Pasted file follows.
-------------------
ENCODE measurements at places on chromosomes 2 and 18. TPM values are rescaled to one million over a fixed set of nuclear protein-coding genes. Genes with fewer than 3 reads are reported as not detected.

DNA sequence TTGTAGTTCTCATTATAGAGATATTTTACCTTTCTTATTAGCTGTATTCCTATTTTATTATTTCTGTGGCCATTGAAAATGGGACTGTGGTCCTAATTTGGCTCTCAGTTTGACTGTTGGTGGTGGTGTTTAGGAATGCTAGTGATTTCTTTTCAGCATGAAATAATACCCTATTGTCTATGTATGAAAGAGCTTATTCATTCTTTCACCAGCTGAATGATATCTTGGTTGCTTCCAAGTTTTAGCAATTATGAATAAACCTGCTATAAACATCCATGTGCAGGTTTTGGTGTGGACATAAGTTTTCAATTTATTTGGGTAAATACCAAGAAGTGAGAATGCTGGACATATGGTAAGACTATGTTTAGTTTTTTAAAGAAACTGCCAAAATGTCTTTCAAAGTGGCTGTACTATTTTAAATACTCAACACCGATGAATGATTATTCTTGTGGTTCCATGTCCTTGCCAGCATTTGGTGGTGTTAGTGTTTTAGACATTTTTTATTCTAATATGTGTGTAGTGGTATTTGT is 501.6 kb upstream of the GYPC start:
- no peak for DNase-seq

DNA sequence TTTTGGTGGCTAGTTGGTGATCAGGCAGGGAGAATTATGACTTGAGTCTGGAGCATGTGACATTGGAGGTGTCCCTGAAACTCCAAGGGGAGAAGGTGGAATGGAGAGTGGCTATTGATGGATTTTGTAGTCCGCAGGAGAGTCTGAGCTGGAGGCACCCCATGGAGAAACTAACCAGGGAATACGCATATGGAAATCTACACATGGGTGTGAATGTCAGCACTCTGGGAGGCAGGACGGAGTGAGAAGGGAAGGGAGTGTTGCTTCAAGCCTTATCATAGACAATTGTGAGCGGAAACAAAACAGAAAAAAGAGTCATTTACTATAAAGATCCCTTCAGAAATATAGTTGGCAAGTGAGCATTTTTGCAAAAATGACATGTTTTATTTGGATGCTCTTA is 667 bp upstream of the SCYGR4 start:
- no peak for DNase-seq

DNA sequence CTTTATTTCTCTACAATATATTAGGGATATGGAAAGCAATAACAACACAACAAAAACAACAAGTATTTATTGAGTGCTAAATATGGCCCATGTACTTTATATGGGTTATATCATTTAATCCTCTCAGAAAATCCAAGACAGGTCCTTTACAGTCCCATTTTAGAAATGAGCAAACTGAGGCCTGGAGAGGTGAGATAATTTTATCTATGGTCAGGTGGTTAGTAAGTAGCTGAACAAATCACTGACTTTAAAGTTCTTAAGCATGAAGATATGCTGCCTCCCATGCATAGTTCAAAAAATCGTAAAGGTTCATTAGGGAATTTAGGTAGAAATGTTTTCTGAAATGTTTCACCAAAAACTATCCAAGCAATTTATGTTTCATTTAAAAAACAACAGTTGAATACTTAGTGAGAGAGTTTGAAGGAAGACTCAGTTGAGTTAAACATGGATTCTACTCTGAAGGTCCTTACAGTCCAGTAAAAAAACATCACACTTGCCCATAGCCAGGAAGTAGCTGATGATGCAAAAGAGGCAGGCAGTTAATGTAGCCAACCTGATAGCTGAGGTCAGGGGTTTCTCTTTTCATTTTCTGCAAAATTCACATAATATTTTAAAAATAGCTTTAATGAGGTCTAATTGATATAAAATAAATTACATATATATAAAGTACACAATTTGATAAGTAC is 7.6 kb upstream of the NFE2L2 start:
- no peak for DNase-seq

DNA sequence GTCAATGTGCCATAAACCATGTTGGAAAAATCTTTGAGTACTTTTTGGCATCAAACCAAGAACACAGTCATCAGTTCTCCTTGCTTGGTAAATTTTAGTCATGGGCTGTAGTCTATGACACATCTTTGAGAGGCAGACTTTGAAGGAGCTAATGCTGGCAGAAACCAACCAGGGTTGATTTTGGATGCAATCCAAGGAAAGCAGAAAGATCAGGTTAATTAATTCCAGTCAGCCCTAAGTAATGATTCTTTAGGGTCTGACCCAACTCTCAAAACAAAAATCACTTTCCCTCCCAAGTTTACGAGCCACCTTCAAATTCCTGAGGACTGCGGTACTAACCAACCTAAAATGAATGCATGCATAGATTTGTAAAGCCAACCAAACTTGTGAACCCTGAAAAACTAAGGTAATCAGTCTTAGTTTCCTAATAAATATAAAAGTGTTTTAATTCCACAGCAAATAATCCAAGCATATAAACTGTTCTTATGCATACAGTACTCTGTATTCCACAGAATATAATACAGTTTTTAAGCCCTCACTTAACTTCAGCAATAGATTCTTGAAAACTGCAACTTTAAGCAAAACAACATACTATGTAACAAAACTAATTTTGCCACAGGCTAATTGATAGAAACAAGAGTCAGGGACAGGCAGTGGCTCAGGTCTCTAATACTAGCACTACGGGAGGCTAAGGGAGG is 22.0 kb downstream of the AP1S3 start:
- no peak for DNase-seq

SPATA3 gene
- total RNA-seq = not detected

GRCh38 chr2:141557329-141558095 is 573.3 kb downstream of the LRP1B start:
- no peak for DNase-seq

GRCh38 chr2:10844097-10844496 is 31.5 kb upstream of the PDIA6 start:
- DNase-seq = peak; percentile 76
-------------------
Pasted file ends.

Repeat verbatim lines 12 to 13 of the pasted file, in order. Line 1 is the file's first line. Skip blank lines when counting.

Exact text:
GRCh38 chr2:141557329-141558095 is 573.3 kb downstream of the LRP1B start:
- no peak for DNase-seq